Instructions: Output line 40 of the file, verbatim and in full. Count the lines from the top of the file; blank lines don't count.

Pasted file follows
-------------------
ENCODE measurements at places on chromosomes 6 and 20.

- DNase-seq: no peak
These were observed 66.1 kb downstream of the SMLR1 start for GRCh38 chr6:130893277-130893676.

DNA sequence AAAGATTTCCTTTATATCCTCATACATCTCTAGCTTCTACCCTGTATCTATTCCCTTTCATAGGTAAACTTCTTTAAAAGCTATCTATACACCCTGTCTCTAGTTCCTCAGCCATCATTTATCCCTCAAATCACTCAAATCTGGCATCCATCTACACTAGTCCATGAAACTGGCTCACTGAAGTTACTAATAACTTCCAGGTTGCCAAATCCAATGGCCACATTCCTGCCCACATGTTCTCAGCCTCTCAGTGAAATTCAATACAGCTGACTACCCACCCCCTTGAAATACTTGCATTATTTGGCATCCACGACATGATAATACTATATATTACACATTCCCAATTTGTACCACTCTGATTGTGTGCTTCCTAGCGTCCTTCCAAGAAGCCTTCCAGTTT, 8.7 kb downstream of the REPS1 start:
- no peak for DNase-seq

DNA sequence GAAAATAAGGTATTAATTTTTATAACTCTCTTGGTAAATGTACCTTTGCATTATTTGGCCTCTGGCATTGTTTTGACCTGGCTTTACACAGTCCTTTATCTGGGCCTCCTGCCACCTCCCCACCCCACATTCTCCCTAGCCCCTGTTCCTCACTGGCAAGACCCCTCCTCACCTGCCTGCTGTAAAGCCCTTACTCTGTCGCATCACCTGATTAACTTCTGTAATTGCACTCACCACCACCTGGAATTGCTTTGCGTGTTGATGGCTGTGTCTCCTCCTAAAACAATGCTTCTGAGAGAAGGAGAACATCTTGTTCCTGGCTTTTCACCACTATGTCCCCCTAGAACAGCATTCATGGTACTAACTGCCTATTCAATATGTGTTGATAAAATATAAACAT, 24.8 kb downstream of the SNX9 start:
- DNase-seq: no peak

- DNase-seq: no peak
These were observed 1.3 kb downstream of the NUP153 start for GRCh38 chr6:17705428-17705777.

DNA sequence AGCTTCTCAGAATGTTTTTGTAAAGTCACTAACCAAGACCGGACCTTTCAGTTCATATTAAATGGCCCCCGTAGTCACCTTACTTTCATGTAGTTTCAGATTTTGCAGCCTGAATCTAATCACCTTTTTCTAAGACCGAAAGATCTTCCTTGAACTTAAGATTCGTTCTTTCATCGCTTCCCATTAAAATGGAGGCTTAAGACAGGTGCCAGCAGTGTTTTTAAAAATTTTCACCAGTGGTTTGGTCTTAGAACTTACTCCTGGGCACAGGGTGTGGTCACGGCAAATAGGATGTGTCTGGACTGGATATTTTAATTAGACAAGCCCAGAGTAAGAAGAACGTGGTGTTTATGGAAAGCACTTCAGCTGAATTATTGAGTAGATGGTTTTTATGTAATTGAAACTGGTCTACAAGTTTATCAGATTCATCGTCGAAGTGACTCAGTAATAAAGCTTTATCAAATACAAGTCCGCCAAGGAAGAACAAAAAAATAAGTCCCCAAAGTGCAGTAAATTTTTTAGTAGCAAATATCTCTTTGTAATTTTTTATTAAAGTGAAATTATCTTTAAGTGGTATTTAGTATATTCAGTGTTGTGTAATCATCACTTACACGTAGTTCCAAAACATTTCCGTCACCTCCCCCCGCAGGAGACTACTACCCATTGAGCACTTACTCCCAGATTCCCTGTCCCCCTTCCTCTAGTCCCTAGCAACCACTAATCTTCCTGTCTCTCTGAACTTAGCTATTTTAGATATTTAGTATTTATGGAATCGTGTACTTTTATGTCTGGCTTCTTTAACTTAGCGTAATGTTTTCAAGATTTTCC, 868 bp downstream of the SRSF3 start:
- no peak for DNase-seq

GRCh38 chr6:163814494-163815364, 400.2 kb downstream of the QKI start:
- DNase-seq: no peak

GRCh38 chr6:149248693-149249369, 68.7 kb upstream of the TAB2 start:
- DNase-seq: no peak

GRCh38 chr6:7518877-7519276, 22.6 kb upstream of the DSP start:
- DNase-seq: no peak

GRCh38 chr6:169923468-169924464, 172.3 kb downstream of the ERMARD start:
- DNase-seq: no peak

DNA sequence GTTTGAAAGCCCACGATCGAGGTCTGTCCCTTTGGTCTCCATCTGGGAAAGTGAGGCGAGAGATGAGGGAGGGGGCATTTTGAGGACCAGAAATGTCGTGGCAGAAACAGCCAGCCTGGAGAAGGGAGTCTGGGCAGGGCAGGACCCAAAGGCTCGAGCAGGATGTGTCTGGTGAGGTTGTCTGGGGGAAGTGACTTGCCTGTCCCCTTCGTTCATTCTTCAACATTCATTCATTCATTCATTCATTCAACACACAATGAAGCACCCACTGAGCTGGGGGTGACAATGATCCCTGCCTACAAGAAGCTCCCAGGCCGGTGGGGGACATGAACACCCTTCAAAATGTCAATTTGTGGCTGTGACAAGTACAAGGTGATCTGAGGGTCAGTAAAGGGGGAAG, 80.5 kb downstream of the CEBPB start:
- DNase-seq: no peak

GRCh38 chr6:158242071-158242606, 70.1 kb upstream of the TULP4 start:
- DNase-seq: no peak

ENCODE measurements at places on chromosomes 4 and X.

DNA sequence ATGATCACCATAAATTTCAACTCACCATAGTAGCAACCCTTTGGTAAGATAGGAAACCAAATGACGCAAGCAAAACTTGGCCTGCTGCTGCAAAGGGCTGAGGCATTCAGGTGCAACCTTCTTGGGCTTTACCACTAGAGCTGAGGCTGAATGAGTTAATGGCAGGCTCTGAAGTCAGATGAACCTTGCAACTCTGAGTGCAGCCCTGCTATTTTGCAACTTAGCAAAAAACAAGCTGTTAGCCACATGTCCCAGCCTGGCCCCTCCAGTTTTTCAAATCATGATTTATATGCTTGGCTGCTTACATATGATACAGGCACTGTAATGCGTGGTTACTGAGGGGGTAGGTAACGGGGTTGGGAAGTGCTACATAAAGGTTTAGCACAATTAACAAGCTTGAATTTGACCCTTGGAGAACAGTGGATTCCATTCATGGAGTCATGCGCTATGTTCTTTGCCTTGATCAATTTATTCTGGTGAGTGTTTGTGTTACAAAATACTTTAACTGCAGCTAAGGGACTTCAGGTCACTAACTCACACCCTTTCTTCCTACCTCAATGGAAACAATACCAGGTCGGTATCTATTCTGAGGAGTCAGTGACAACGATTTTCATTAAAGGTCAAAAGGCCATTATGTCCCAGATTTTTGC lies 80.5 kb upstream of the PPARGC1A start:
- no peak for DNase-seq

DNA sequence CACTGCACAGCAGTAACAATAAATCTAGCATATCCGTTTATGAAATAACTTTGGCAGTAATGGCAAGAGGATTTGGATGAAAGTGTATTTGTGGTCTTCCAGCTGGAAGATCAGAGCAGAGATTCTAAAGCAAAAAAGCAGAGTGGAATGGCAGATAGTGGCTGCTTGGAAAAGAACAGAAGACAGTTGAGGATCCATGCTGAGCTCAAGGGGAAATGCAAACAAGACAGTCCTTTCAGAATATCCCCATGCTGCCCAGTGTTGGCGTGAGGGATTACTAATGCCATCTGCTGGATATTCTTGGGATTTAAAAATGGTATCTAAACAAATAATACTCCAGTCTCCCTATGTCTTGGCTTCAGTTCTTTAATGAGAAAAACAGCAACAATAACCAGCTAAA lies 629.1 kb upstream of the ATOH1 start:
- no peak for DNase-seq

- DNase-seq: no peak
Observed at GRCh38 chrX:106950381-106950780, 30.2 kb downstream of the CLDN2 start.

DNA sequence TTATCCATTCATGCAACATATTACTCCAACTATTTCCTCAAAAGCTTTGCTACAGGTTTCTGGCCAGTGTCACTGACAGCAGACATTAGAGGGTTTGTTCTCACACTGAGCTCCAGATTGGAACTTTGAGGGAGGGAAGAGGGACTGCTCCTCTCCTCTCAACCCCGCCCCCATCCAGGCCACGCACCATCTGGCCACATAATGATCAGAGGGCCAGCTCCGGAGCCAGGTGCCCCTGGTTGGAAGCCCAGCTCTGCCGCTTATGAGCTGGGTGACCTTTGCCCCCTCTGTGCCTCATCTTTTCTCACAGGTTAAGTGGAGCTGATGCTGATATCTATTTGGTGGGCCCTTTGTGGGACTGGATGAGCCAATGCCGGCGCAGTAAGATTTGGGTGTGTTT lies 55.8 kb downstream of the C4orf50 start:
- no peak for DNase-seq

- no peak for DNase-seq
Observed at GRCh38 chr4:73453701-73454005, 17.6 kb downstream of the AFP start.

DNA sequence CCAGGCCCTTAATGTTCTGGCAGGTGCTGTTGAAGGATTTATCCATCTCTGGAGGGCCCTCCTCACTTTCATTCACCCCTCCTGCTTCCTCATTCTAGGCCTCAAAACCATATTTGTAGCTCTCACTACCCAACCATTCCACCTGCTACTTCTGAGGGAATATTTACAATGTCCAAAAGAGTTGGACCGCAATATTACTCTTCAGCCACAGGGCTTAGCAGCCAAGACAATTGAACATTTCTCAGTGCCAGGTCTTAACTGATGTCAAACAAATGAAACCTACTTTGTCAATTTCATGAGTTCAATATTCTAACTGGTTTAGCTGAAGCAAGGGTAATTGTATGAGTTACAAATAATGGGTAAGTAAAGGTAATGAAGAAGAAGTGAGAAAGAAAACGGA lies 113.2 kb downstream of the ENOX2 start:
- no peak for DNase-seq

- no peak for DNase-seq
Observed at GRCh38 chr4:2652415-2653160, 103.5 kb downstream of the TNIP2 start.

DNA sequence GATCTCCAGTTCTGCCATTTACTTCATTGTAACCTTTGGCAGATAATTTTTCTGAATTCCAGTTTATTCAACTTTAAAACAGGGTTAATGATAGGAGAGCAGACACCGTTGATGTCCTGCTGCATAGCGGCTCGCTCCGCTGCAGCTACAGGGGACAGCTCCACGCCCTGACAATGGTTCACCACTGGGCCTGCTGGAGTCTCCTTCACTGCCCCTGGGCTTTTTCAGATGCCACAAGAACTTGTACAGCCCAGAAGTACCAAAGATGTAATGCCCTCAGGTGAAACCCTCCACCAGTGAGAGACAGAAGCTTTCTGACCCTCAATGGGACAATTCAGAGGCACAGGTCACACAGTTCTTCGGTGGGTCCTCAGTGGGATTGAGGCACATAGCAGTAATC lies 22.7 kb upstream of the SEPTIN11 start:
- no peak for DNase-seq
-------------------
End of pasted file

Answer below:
- no peak for DNase-seq